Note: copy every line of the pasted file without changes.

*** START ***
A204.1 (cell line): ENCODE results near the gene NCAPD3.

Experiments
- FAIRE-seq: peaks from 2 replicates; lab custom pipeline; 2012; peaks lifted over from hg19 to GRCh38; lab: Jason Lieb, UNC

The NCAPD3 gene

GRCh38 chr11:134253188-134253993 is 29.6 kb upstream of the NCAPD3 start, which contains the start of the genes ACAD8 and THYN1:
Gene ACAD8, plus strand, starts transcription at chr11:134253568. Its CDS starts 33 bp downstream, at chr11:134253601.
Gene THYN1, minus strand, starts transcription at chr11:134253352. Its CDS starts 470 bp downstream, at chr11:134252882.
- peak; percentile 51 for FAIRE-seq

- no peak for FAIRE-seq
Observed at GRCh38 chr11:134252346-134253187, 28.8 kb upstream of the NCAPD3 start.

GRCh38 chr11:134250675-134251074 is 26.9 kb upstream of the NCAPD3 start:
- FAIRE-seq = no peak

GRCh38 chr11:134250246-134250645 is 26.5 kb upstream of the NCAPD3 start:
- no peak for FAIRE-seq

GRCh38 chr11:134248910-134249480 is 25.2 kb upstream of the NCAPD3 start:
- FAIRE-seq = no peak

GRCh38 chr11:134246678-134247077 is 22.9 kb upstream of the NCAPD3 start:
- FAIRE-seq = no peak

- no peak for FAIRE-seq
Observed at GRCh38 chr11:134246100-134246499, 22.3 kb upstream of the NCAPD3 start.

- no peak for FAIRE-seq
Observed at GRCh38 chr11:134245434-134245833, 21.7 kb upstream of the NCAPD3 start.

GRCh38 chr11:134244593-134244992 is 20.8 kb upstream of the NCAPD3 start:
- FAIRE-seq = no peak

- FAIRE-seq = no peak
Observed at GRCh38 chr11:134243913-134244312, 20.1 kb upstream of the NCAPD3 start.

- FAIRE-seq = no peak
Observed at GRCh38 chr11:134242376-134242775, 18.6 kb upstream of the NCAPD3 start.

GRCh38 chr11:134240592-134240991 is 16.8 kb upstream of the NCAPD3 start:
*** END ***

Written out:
A204.1 (cell line): ENCODE results near the gene NCAPD3.

Experiments
- FAIRE-seq: peaks from 2 replicates; lab custom pipeline; 2012; peaks lifted over from hg19 to GRCh38; lab: Jason Lieb, UNC

The NCAPD3 gene

GRCh38 chr11:134253188-134253993 is 29.6 kb upstream of the NCAPD3 start, which contains the start of the genes ACAD8 and THYN1:
Gene ACAD8, plus strand, starts transcription at chr11:134253568. Its CDS starts 33 bp downstream, at chr11:134253601.
Gene THYN1, minus strand, starts transcription at chr11:134253352. Its CDS starts 470 bp downstream, at chr11:134252882.
- peak; percentile 51 for FAIRE-seq

- no peak for FAIRE-seq
Observed at GRCh38 chr11:134252346-134253187, 28.8 kb upstream of the NCAPD3 start.

GRCh38 chr11:134250675-134251074 is 26.9 kb upstream of the NCAPD3 start:
- FAIRE-seq = no peak

GRCh38 chr11:134250246-134250645 is 26.5 kb upstream of the NCAPD3 start:
- no peak for FAIRE-seq

GRCh38 chr11:134248910-134249480 is 25.2 kb upstream of the NCAPD3 start:
- FAIRE-seq = no peak

GRCh38 chr11:134246678-134247077 is 22.9 kb upstream of the NCAPD3 start:
- FAIRE-seq = no peak

- no peak for FAIRE-seq
Observed at GRCh38 chr11:134246100-134246499, 22.3 kb upstream of the NCAPD3 start.

- no peak for FAIRE-seq
Observed at GRCh38 chr11:134245434-134245833, 21.7 kb upstream of the NCAPD3 start.

GRCh38 chr11:134244593-134244992 is 20.8 kb upstream of the NCAPD3 start:
- FAIRE-seq = no peak

- FAIRE-seq = no peak
Observed at GRCh38 chr11:134243913-134244312, 20.1 kb upstream of the NCAPD3 start.

- FAIRE-seq = no peak
Observed at GRCh38 chr11:134242376-134242775, 18.6 kb upstream of the NCAPD3 start.

GRCh38 chr11:134240592-134240991 is 16.8 kb upstream of the NCAPD3 start: